Wisconsin veteran wants the VA to recognize his Gulf War service caused cancer.
Retired Staff Sergeant Rodney Dean Kerksieck talks about his military career, including service in Iraq during Operation Desert Storm and its effects on his current health while serving during the Gulf War. Tyler Rickenbach/USA TODAY NETWORK-Wisconsin
His doctor says his cancer is likely caused by what he was exposed to in the war. The U.S. government won't extend benefits.
MARSHFIELD - Rodney Kerksieck's Gulf War was short: January through March in 1991. During those three months, he fired thousands of 200-pound shells from an 8-inch howitzer as a gunner for the U.S. Army.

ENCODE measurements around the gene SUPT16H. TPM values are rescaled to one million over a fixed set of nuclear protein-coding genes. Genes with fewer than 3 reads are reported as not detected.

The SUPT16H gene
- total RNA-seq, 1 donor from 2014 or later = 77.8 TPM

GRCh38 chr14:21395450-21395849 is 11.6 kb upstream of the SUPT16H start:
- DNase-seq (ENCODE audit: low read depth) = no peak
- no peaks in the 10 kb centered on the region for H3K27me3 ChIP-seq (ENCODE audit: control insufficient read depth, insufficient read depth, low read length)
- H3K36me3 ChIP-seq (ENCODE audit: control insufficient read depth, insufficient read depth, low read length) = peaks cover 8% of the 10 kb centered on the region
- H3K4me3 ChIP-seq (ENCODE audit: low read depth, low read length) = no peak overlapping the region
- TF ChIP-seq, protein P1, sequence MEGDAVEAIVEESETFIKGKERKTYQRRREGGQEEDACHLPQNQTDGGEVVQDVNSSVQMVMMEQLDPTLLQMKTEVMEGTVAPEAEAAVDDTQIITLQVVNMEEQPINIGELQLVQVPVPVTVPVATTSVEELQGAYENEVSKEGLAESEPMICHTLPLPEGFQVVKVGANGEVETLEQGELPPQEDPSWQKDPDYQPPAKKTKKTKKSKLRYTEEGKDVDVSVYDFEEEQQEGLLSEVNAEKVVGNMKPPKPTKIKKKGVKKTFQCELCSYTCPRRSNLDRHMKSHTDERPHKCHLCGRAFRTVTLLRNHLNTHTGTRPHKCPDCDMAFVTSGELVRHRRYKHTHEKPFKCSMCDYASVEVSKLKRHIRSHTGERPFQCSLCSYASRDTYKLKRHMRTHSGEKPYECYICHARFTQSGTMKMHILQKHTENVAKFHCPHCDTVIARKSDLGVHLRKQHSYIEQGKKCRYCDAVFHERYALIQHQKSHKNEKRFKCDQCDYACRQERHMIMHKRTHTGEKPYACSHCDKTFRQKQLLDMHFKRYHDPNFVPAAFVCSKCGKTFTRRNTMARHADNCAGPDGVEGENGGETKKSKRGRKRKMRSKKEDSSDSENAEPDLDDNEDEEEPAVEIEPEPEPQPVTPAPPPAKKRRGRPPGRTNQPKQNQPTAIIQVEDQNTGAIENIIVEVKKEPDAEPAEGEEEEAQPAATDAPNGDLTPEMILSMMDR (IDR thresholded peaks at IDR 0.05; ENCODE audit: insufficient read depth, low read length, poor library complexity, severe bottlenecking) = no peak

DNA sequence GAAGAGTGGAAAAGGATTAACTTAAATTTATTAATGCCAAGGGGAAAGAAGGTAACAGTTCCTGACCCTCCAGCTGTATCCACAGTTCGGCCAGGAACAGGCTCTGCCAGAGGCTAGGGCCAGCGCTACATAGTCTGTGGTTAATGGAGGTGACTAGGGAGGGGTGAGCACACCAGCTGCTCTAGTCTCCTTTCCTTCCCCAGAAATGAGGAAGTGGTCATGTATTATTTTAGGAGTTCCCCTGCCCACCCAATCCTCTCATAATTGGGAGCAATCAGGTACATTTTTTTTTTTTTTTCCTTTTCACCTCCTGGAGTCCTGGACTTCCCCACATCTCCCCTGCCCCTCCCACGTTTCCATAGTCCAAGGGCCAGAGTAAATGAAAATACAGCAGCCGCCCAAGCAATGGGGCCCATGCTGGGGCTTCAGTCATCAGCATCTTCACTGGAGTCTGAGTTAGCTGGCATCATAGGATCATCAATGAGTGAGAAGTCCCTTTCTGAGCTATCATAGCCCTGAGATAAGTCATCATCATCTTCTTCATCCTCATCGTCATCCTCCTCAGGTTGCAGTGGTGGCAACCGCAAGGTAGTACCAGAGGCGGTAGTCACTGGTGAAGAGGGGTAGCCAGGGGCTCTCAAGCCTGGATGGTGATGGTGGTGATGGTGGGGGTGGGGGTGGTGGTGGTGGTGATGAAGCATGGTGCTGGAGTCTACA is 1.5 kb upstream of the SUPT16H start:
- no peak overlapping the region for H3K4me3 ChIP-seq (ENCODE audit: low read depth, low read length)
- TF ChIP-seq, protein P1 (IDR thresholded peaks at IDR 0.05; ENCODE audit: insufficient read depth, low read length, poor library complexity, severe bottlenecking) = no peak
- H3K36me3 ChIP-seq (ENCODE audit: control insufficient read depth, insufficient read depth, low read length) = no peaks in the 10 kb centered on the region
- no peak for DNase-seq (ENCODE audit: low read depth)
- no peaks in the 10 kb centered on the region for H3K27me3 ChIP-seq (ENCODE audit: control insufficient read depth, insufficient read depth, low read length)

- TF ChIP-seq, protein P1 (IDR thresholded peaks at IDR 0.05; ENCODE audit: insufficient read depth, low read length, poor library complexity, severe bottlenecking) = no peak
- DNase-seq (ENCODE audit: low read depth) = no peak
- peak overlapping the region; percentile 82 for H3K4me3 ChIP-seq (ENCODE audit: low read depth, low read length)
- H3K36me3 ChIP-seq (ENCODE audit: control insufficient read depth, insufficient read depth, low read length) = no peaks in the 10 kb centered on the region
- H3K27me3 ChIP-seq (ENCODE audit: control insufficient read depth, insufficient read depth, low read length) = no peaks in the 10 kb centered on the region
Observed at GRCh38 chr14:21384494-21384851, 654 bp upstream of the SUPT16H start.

His unit supported Marine infantry as the Americans faced off against Saddam Hussein's army, including the infamous Republican Guards. They were an intense, dirty and violent three months.
Shortly after the Gulf War, the Spencer native left the regular Army but re-joined the National Guard, and he and his wife, Billee, and their children moved back home to central Wisconsin. When he retired in 2004 as a staff sergeant, he thought he had left the war behind.
Today, Kerksieck is gaunt and tired, in another fight for his life. He was diagnosed with